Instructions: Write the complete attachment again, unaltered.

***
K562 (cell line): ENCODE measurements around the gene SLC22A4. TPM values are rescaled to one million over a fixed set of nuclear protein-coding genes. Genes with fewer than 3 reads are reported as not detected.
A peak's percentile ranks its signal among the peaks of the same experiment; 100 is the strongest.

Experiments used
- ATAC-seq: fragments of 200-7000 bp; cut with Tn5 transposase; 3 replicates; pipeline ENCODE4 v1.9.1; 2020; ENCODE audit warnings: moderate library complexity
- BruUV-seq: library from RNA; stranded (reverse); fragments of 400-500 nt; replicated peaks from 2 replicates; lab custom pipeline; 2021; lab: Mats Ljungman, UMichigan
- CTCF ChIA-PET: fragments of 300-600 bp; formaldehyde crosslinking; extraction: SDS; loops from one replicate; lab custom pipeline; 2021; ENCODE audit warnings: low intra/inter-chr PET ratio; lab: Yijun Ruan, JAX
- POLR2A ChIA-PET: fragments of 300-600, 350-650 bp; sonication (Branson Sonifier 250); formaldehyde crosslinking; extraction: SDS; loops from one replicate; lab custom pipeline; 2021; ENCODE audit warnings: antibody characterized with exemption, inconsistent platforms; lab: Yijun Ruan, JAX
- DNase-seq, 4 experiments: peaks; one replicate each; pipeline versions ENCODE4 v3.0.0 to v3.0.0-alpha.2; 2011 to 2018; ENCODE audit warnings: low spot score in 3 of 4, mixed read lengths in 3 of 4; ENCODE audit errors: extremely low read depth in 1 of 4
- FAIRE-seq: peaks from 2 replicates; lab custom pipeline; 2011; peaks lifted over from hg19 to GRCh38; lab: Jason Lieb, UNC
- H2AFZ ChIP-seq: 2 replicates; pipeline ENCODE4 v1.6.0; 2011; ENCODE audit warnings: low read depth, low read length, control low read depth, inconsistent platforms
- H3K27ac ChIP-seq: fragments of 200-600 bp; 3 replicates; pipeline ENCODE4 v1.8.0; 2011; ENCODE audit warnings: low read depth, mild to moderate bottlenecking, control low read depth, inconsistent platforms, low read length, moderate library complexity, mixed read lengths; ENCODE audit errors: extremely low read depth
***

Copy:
K562 (cell line): ENCODE measurements around the gene SLC22A4. TPM values are rescaled to one million over a fixed set of nuclear protein-coding genes. Genes with fewer than 3 reads are reported as not detected.
A peak's percentile ranks its signal among the peaks of the same experiment; 100 is the strongest.

Experiments used
- ATAC-seq: fragments of 200-7000 bp; cut with Tn5 transposase; 3 replicates; pipeline ENCODE4 v1.9.1; 2020; ENCODE audit warnings: moderate library complexity
- BruUV-seq: library from RNA; stranded (reverse); fragments of 400-500 nt; replicated peaks from 2 replicates; lab custom pipeline; 2021; lab: Mats Ljungman, UMichigan
- CTCF ChIA-PET: fragments of 300-600 bp; formaldehyde crosslinking; extraction: SDS; loops from one replicate; lab custom pipeline; 2021; ENCODE audit warnings: low intra/inter-chr PET ratio; lab: Yijun Ruan, JAX
- POLR2A ChIA-PET: fragments of 300-600, 350-650 bp; sonication (Branson Sonifier 250); formaldehyde crosslinking; extraction: SDS; loops from one replicate; lab custom pipeline; 2021; ENCODE audit warnings: antibody characterized with exemption, inconsistent platforms; lab: Yijun Ruan, JAX
- DNase-seq, 4 experiments: peaks; one replicate each; pipeline versions ENCODE4 v3.0.0 to v3.0.0-alpha.2; 2011 to 2018; ENCODE audit warnings: low spot score in 3 of 4, mixed read lengths in 3 of 4; ENCODE audit errors: extremely low read depth in 1 of 4
- FAIRE-seq: peaks from 2 replicates; lab custom pipeline; 2011; peaks lifted over from hg19 to GRCh38; lab: Jason Lieb, UNC
- H2AFZ ChIP-seq: 2 replicates; pipeline ENCODE4 v1.6.0; 2011; ENCODE audit warnings: low read depth, low read length, control low read depth, inconsistent platforms
- H3K27ac ChIP-seq: fragments of 200-600 bp; 3 replicates; pipeline ENCODE4 v1.8.0; 2011; ENCODE audit warnings: low read depth, mild to moderate bottlenecking, control low read depth, inconsistent platforms, low read length, moderate library complexity, mixed read lengths; ENCODE audit errors: extremely low read depth